We would suggest ensuring that sellers have fully signed and dated copies of these contracts, so that they can be provided to the buyer quickly.

Finance

Buyers will expect to be provided with details of the business’ financial arrangements, in order that they can review its historic performance. If the purchase is being funded by a bank or other financial institution, the buyer’s funder may also require evidence of established trading and profits generated by the business. As a starting point, we would suggest ensuring that copies of the business’ annual accounts, FP34 statements and tax returns for the previous 3 years are available so that they can be provided to the buyer at an early stage.

NHS contract

The key asset for any NHS pharmacy is its NHS contract. Buyers will therefore wish to ensure that they will be inheriting the NHS contract as part of the transaction.

If the business is sold via a company sale, the NHS contract is almost always held by that company. However, our experience tells us that such expectation does not always bear out and sellers can discover that the NHS contact is actually held by them personally or perhaps a previous owner.

In this scenario, a change of ownership application to NHS England would need to be made in order to move the NHS contract into the company’s name. This process can take between 3-4 months and so can disrupt the time frame of a sale process.

We would therefore suggest sellers make enquiries to confirm that their company is the holder of the NHS contract before the sale process commences (and we at Charles Russell Speechlys can assist with this).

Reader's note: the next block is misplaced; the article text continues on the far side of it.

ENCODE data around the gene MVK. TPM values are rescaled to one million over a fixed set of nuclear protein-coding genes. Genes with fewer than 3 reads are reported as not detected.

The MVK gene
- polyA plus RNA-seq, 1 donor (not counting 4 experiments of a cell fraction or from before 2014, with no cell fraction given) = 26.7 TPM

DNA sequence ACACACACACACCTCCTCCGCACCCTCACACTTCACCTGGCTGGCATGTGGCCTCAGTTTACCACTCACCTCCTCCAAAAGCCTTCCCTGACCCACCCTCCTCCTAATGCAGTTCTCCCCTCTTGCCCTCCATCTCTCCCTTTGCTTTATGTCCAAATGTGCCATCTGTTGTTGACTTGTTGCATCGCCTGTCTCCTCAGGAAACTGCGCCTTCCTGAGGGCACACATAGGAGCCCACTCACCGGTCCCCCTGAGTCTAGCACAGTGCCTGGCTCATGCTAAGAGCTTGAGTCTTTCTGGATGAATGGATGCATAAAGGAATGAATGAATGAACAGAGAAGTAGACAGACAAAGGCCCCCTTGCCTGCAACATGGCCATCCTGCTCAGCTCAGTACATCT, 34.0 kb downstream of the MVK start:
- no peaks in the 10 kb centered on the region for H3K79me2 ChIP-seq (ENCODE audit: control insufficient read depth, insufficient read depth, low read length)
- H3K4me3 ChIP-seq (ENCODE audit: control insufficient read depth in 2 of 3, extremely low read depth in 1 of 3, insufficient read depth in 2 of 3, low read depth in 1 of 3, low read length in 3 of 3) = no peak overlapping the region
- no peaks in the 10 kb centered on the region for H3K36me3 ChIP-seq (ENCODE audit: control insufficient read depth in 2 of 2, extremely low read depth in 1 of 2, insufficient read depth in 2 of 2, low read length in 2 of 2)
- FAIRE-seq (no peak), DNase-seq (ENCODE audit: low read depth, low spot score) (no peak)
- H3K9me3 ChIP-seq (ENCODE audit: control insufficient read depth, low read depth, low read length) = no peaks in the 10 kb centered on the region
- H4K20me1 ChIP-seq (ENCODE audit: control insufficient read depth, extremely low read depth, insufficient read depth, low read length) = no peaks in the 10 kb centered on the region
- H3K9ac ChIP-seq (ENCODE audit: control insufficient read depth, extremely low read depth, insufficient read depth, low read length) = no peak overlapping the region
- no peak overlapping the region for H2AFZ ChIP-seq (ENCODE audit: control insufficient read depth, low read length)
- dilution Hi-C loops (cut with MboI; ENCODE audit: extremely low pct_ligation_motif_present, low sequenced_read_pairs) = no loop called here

Where a business is sold via an ‘asset’ sale, the NHS contract will need to be transferred into the name of the buyer, and so a change of ownership application to NHS England will need to be made.

Once the application is made, control of the process is passed to the buyer who then has the power to request that NHS England amend the pharmaceutical list without further recourse to the sellers.

Sellers can therefore be hesitant to complete the application forms at the beginning of a transaction (as they do not yet know for certain whether the deal will go ahead). This could mean that there is a delay whilst the transaction documents are drafted, and only when they are signed is the change of ownership application made (which then takes a further 3-4 months to be processed).

At Charles Russell Speechlys, we have developed a form of contract which protects the interest of the selling party to the NHS contract in the event that NHS England amend the pharmaceutical list before the transaction documents have been signed. This allows the application to be made at the start of a transaction, and avoids waiting until the transaction documents have been agreed.

The above is a general overview and we recommend that independent legal advice is sought for your specific concerns. If you require further information in relation to the points raised in this article you should contact Samuel Milne who is a solicitor and associate in the Healthcare Transactions Team at Charles Russell Speechlys LLP. He can be contacted at [email protected]

If you want to share your stories and/or experiences with us, please send an email to [email protected]